Roscioli NYC Brings More of La Dolce Vita to Manhattan


Roscioli NYC

New York has gotten an abridged version, not the full multivolume edition, of the family-run collection of Roscioli restaurants and food shops in Rome. An intimate restaurant on the lower level for tasting menus opened in July. A brick-vaulted cellar for wine tastings a few steps below has yet to make its debut. But the ground floor restaurant and shop, a combination salumeria, grocery, delicacies market, wine bar and cafe, compressing much of the Roscioli experience into one room, is about to open. Pale wood counters for dining, and shelves holding all sorts of goods fill the 40-seat room. Alessandro Pepe, a partner in the Roscioli company, is running the New York venture with Ariel Arce, who originally owned Niche Niche in the space. He said Roscioli prides itself on stocking preserved vegetables, olive oils, cheeses, condiments and cured meats from small producers. New York’s outpost will carry both imported and local products, pared down from the hundreds of choices in Rome. The wine bar menu of small plates, pastas, meatballs, supplì alla Romana and focaccia, features many of these products, some of which, with respect to low carbon footprint, arrive from Europe by sailboat. The chefs are Tommaso Fratini from Rome, and Aaron Lirette, who was at Niche Niche. Kenneth Crum, also from Niche Niche, is working with Mr. Pepe and Ms. Arce in developing the wine list. (Opens Monday)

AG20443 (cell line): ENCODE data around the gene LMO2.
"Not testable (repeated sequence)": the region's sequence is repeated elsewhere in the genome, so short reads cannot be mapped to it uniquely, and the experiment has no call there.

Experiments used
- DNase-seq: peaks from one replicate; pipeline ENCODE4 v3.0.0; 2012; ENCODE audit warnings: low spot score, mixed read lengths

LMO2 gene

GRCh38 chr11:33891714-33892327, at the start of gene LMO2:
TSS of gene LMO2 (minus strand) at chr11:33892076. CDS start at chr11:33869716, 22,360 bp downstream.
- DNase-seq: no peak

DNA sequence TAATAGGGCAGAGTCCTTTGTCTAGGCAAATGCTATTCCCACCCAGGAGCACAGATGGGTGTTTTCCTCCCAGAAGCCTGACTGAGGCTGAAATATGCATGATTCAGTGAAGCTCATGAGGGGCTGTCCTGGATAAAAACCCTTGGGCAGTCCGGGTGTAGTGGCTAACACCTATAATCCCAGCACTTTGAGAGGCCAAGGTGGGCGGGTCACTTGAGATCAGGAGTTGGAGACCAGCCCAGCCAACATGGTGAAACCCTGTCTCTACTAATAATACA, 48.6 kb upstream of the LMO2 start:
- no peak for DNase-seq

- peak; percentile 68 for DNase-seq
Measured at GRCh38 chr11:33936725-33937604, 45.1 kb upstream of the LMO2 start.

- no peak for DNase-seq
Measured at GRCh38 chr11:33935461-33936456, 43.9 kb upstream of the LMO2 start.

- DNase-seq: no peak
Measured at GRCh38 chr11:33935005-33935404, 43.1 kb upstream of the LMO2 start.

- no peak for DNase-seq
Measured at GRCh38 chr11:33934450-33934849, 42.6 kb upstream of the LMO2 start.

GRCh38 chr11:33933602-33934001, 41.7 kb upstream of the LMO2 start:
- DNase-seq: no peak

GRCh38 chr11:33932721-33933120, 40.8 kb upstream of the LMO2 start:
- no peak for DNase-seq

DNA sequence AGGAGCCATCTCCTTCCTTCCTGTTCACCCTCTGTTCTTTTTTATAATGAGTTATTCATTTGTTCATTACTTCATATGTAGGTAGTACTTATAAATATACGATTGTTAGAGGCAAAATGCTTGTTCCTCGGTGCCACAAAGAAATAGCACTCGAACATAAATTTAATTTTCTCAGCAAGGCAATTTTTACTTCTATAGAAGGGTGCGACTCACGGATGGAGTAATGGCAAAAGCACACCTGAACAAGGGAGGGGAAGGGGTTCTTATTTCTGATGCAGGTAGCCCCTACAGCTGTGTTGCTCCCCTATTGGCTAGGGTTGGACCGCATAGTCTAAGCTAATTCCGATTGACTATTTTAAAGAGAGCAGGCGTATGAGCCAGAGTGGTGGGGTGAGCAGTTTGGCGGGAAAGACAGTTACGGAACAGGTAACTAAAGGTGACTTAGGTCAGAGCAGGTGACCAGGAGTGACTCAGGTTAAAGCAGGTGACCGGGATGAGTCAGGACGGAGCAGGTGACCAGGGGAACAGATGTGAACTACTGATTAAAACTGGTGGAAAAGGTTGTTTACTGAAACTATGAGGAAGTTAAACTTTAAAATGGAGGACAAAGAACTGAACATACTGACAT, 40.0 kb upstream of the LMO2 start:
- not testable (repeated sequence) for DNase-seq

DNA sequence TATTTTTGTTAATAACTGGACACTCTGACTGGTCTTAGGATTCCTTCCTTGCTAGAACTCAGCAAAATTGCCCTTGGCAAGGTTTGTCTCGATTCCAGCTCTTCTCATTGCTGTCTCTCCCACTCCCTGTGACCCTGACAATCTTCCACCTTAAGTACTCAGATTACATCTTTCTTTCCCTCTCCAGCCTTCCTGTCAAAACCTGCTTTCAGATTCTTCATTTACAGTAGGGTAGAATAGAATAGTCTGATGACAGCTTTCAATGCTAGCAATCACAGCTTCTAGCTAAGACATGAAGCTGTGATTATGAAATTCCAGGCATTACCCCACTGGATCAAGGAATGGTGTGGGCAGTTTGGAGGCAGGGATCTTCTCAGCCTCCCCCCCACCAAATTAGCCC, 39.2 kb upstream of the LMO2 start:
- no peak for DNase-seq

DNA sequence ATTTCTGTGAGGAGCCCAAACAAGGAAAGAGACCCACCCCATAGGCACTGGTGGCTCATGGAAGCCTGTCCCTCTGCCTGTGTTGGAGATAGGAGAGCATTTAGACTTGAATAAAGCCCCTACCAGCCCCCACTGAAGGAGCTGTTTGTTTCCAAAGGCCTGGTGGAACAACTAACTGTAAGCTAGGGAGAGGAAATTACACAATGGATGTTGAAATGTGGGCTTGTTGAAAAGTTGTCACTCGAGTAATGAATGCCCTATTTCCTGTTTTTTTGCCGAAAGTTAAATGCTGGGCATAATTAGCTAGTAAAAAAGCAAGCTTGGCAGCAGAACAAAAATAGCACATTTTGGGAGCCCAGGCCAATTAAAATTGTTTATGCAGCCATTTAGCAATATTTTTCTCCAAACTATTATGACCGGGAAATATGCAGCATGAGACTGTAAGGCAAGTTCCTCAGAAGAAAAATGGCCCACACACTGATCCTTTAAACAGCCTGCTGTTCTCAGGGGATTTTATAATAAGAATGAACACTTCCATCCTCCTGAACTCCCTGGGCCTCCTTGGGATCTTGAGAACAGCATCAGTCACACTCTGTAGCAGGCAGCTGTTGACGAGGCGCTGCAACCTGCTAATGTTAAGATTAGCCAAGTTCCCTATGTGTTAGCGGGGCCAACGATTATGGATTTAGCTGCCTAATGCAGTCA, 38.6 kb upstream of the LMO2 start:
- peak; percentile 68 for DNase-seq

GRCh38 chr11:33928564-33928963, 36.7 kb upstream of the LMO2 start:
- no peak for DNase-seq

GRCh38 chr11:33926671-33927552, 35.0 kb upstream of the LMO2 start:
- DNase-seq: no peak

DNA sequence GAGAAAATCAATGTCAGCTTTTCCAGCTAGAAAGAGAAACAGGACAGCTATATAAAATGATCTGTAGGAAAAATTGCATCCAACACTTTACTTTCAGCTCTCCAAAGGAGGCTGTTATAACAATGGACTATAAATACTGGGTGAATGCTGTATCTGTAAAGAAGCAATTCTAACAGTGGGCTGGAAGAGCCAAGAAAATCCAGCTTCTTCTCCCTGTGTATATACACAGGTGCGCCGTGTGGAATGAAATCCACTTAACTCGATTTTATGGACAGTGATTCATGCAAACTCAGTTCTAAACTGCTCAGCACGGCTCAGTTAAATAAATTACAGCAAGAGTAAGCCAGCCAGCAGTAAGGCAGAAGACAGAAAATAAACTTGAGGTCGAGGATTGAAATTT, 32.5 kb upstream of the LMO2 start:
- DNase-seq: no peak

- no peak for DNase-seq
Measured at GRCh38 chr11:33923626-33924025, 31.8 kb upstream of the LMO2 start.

43 MacDougal Street (King Street),


The Venue at City Harvest

The colossal building that became the home base for City Harvest a year and a half ago planned to include this event space, which is finally opening. In partnership with Union Square Events, which will handle the catering and all that goes with it, the 10,000 square foot state-of-the-art area designed by the Rockwell Group is available for rent and can accommodate up to 200 people for a seated dinner. The space includes a 4,000-square-foot roof terrace. All revenues from bookings will go to City Harvest, the food rescue organization founded in 1982.

Cohen Community Food Rescue Center, 171 53rd Street (Second Avenue), Sunset Park, Brooklyn,


Having established his string of La Pecora Bianca restaurants across the city, the restaurateur Mark Barak has now added a place that takes a different point of view. The spacious new restaurant, with 175 seats and an outdoor patio for 80, is nonetheless named “little wolf” in Italian (a threatening counterpoint to his flock of white sheep). It features a wood-burning grill as its centerpiece. Michael Berardino, the corporate chef and a partner who is in charge of the La Pecora Bianca restaurants, is overseeing the food here with the executive chef, Matt Spivey. Wood-grilled meats, seafood, vegetables and pizza are seared in full view — even the Caesar salad is charred. Meats, including heritage pork and dry-aged, grass-fed beef come from high-end sources. Pastas and classics like eggplant Parmesan are also served. The premises include Sotto, a downstairs bar. Craft cocktails with an emphasis on Negronis are mixed.

1123 Broadway (25th Street), 212-547-8750,

Point Seven

The bi-level space that had been La Fonda del Sol is now this plush seafood restaurant from Franklin Becker, Sam Mason and Stephen Loffredo. The menu is wide-ranging, with raw bar selections, ceviches and seafood towers; small plates that include smoked sturgeon with caviar, and shrimp and grits; and mains like a Caribbean fish stew, spaghetti alla chitarra with sea urchin, and steamed sea bass with bok choy and shiitake mushrooms. There’s a long, glowing stretch of bar, and the dining room glitters with a school of little fish hanging from the ceiling.

200 Park Avenue (44th Street), 929-877-1718,

Bar Miller

Omakase counters have become so prevalent that I expect one to open behind a curtain at my local dry cleaner. This East Village newcomer is from Jeff Miller and TJ Provenzano, who own Rosella nearby. The 15-course menu ($250) served for eight seats will feature domestic seafood and produce. (Wednesday)